Eine Kleine Passiven Suizidgedanken

In an addendum to yesterday’s post despairing to know what, exactly, is wrong with my body and wrong with my brain, I mentioned that in some indeterminate number of decades a report on assisted-suicide in autistics very well could be about me.

Briefly, I wanted to return to that report just to reference some important things noted by Louise Kinross:

Many physician comments located the problem in the person, as opposed to asking why society couldn’t change to better accommodate them. “His intellectual disability and affective neglect in childhood had led to insufficient resilience to cope with suffering,” one wrote of a man in his 50s. “…the patient was unable to build a normal life,” explained a doctor of an autistic man in his 40s.

This sort of “blame the victim” mentality might go a long way to explaining why autistic people kill themselves, with or without assistance.

I’ve said before here that I’m not suicidal, although even then I included the disclaimer that I can’t say that in advance for future stages of my life. My therapist and I have talked about passive ideation “not because I’ve any active interest in actually not living but because I’ve some degree of difficulty comprehending the path forward.”

Anyway, if you were paying attention earlier today, you would have seen a lengthy post, since deleted, about whether or not the American Medical Association at last month’s annual meeting had adopted a proposed resolution disavowing Applied Behavioral Analysis. Having spent a good part of yesterday and then another hour or two today looking at the documentation on the AMA’s website, I concluded that there’s been a draft proposal, a committee amended it to water it down, and then it didn’t go anywhere anyway.

Back in my fandom days I’d been a self-avowed “enthusiasm crusher”. Any time my particular fandom got excited about something that seemed too good to be true, my (then unrecognized) autistic hyperfocus kicked in to methodically demonstrate that, in fact, it was not true. My track record was consistent.

The long and the short of it here is that somehow, over the course of two days, my brain was lying to me. Outright and repeatedly. No matter how many times—easily dozens—I read the documents in question. Despite the perplexing and unfathomable lack of media coverage by any autism-focused outlet, the AMA does appear to have changed its policy language.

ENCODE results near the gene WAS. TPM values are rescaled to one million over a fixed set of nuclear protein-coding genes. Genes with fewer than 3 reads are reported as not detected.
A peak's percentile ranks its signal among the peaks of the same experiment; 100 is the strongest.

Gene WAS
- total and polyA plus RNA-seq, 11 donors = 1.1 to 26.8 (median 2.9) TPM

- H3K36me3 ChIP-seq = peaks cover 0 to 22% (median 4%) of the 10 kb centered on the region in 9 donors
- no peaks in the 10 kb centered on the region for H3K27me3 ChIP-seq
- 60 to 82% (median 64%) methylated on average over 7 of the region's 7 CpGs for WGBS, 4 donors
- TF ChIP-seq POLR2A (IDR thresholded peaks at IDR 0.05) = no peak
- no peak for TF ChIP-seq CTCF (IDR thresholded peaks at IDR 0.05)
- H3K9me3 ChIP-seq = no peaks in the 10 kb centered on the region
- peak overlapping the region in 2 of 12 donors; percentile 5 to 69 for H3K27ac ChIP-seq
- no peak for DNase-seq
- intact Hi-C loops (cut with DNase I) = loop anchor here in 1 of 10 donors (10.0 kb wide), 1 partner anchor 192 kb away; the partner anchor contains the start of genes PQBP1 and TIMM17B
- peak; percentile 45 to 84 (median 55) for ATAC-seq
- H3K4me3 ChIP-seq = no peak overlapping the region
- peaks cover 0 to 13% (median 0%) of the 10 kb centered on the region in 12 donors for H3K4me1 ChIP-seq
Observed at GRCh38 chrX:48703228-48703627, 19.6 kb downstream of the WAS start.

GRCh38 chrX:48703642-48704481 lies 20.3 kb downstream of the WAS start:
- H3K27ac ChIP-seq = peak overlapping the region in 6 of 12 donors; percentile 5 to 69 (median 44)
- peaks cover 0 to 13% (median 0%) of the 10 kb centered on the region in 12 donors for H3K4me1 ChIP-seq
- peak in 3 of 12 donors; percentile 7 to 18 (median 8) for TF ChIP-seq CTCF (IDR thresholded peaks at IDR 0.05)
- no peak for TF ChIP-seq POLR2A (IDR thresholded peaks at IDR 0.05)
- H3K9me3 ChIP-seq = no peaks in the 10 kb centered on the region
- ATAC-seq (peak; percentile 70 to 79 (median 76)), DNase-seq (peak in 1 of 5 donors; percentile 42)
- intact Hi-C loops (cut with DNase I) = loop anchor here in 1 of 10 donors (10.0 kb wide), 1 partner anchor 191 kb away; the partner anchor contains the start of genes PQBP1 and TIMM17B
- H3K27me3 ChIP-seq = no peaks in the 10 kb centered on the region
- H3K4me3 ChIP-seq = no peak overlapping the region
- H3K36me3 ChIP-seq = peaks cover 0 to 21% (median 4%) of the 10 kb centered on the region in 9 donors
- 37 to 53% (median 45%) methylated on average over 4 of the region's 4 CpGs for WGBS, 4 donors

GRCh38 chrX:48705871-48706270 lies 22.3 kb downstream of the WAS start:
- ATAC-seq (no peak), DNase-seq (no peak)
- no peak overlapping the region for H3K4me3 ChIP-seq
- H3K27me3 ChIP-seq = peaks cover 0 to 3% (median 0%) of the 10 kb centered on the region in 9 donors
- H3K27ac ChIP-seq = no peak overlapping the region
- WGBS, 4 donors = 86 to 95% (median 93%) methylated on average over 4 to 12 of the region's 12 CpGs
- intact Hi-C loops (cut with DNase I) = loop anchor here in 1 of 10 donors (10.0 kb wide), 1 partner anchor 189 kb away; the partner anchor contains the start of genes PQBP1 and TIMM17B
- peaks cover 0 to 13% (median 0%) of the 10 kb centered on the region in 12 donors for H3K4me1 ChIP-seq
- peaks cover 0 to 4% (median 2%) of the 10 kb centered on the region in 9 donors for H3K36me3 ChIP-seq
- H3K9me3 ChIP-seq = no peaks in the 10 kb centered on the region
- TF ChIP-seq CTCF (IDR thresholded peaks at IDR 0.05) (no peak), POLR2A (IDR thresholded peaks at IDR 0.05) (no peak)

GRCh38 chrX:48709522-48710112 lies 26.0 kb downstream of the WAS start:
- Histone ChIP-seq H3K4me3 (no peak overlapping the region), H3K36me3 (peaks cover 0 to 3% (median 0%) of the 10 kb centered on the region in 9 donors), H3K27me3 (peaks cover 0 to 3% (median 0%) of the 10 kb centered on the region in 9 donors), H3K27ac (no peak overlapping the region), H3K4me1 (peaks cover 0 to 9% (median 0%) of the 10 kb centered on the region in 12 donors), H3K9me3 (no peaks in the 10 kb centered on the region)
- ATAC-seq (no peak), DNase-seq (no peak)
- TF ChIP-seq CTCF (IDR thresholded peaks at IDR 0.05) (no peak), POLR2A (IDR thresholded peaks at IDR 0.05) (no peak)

(To be clear, even if this indeed is the case, the phrase “evidence-based treatment” remains in the policy and as we all know, that’s almost literally the marketing campaign for Applied Behavioral Analysis providers.)

What matters for my purposes here is that whatever obsessive storm had taken over, in the midst of what I’ve already reported as being diminished capacity and depleted resources, for two days I should not have been trusting what my brain was telling me my eyes were seeing. It didn’t matter how many times I looked at the same documents: they did not say what I said they said. Or, technically speaking, they said what I said they didn’t say.

This is where the wheels came off the wagon.

All of this says to me that I cannot trust my brain. At this level of diminished capacity, at this degree of depleted resources, I cannot trust my brain.

For the past two days, I’ve been little more than all the worst aspects of being autistic, on rampaging display and out of control.

And, of course, it’s only going to get worse.

I’m middle-aged. Faculties will only continue to degrade. Fatigue will only continue to worsen. No amount of rest or recovery seems capable of actually recouping any resources. At best I’ve plateaued. At worst the worst is still to come. Even in the unlikely event that I’m approved for disability benefits, I’d lose Medicaid, and there’s no financial path to sufficiency and continued independence.

As we headed into late evening and I geared myself toward getting in my daily walk (you know, the one I’ve been on consistently and whose routine limits disprove “deconditioning”), my thoughts lazily drifted to realizing that, if I got hit by a truck while strolling along because my lying brain, which has been lying to me, lied to me about there being no traffic, what difference would it make, really.

Of what importance what that have? Little to none. Any contributions of note I could have made to the world I’ve already made, long ago.

To be fair, I’m in a low-key passive ideation. I’m not sitting here thinking it would be better if I went to sleep tonight and didn’t wake up in the morning.

I just don’t think it would make much of a difference.

Everything is only going to get worse. My resources have a consistent limit, whatever the cause, and now I know with absolute clarity and absolute certainty something I’d never even thought to consider before.

My brain is lying to me.

My body is as healthy as it’s ever going to be, which isn’t saying much, and my brain, already, is giving up on being a trustworthy source. The world around me isn’t going to be of much, if any, real help.

I am not actively suicidal, but it’s all, everything, only downhill from here.

Referring posts